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Oscilloscope for EMI debugging? Use multiple FFTs (Part 5)

07 Feb 2014  | Alvin Ding

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In the fifth instalment of this article series on EMI debugging, we tackle the actual usage of time correlated FFT gating and multiple FFTs with oscilloscope.

Typically, far field test only concludes whether a DUT passed or failed. It offers little indication when it comes to determining the problematic area. The ability to correlate is a key factor for emitter source identification. With oscilloscope, engineers can debug EMI with up to four input channels simultaneously for better analysis and investigation compared with conventional spectrum analyser or test receiver.

Time correlated FFT gives insight of interference signal behaviour
Locating the emission source can be the most challenging part in EMI failure analysis, or debugging. One particularly useful feature for EMI debugging is joint time-frequency analysis that reveals how the signal spectrum evolves over time. This analysis method is often used to identify the source of emissions in complex systems where multiple broadband sources exist such as switched power supplies with DC-DC converters.

It was a complex technique used in advance EMI failure analysis due to the complicated time synchronised setup of traditional oscilloscope and spectrum analyser together. However that changes with modern implementation of strong FFT capable oscilloscope.

Applying FFT on oscilloscope's acquired waveforms has no synchronisation and de-skew problems that traditionally exist with multiple instruments setup or oscilloscope equipped with RF channel, hence eliminating the need for careful calibration. The ability to apply multiple gated FFTs to the captured waveform makes it possible to easily monitor the radiated RF spectrum simultaneously at different time segment.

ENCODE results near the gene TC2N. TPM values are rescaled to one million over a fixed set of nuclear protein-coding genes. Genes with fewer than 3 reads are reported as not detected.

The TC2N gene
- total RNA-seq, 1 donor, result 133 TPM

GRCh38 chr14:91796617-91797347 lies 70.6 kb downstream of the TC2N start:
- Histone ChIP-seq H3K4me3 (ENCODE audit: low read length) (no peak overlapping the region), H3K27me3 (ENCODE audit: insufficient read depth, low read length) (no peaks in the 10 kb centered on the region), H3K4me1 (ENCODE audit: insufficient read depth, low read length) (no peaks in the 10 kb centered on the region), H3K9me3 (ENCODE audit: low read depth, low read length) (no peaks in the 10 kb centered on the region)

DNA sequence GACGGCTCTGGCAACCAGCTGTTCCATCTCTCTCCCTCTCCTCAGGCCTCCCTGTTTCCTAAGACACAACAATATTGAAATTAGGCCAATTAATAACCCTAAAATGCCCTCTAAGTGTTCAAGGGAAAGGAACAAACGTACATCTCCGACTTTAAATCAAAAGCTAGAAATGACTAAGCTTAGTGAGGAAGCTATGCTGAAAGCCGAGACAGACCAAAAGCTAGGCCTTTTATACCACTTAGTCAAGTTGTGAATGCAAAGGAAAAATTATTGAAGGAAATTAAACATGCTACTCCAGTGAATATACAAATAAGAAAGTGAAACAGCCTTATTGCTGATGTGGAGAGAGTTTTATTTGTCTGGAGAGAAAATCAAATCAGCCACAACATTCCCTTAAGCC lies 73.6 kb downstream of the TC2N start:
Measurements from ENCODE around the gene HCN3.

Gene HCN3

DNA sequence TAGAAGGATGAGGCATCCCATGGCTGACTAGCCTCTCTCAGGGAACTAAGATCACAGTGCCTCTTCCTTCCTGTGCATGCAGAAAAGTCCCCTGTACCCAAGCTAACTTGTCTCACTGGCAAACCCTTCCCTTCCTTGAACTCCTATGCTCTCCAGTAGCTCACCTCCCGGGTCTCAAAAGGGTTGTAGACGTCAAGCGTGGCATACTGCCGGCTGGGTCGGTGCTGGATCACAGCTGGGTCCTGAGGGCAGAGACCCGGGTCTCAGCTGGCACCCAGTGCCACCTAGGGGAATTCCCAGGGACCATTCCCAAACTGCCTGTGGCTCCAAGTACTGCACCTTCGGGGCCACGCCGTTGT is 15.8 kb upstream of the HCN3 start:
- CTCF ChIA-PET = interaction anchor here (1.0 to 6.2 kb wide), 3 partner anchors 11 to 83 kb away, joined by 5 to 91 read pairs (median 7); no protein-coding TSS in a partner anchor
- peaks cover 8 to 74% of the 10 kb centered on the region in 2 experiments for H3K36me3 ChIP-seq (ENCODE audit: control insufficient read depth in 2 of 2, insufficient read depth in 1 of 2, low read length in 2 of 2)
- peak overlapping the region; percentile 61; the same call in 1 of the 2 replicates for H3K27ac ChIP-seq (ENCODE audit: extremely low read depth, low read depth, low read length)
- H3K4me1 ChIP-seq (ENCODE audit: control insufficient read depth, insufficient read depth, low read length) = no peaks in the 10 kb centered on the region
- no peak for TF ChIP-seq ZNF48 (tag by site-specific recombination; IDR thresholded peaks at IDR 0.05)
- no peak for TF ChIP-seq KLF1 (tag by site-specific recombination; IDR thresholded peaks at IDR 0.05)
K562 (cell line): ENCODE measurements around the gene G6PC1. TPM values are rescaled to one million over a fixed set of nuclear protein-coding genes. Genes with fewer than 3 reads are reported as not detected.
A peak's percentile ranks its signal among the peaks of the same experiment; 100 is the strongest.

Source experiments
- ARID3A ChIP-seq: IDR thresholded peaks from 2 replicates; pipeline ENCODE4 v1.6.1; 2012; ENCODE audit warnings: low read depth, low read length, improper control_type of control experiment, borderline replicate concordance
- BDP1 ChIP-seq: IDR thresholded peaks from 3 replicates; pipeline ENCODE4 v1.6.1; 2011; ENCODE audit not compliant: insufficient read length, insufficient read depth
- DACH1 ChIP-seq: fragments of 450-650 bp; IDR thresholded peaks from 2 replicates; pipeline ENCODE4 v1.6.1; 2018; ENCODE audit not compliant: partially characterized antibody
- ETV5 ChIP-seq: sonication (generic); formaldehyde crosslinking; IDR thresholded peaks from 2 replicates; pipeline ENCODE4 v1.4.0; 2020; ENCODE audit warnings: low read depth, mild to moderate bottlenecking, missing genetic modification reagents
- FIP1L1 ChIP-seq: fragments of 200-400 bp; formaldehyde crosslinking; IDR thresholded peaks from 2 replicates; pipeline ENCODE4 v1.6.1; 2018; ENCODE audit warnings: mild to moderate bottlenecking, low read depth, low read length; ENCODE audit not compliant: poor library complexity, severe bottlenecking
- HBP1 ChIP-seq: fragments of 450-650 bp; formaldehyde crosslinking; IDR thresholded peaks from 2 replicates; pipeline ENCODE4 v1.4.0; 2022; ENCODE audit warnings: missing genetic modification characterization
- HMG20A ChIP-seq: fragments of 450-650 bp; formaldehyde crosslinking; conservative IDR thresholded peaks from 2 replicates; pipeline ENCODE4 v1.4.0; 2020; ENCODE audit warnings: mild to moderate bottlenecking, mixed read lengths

Correlation of different time periods of switching events

Figure 1: Observing the FFT of a full waveform as well as a gated FFT in a single display diagram makes it possible to monitor the radiated RF spectrum simultaneously at different time segment during the power supply switching. In the time domain we see the spectral energy of both switching events; one covering a broader bandwidth and the other with its energy concentrated around 160MHz. It is quite useful to understand which switched power supply is causing broadband noise.

Figure 2: The joint time-frequency approach easily distinguishes narrow band and broad band signals. The time domain signal, however, reveals two switching events, i.e., the turning on and off of a MOSFET. The FFT at the different portion of time signals are highlighted with orange, blue and red colours respectively.

Correlation of interference with time, spectrum, protocol and buses

Figure 3: Multiple FFT – Multiple spectrum views with up to 4 FFT, and FFT gating revealing signals' spectrum content in different parts of the same signal. In the figure, when CAN communication signals with ID 0630ABCDH was sent, the emissions caused by the specific communication can be seen. FFT segment outside of the communication activity shows no interference. The nice thing about oscilloscope is that it is able to trigger on these communication signals for consistent analysis.

Overlapping of multiple FFT offers unprecedented debugging possibilities
Oscilloscopes come standard with either two or four channels. With FFT applied to each of these channels, it immediately opens up new perspectives of EMI debugging possibilities. These are eye-opening analysis that cannot be achieved conventionally with separate time or frequency domain analysis, including the ability to correlate emission traces on the same or different assembly boards and find near/far field transformation factors. It is simply equivalent to using four synchronised spectrum analysers for EMI debugging. However, channel to channel isolation needs to be taken into consideration especially when we are dealing with small near field probed signals of mV range.

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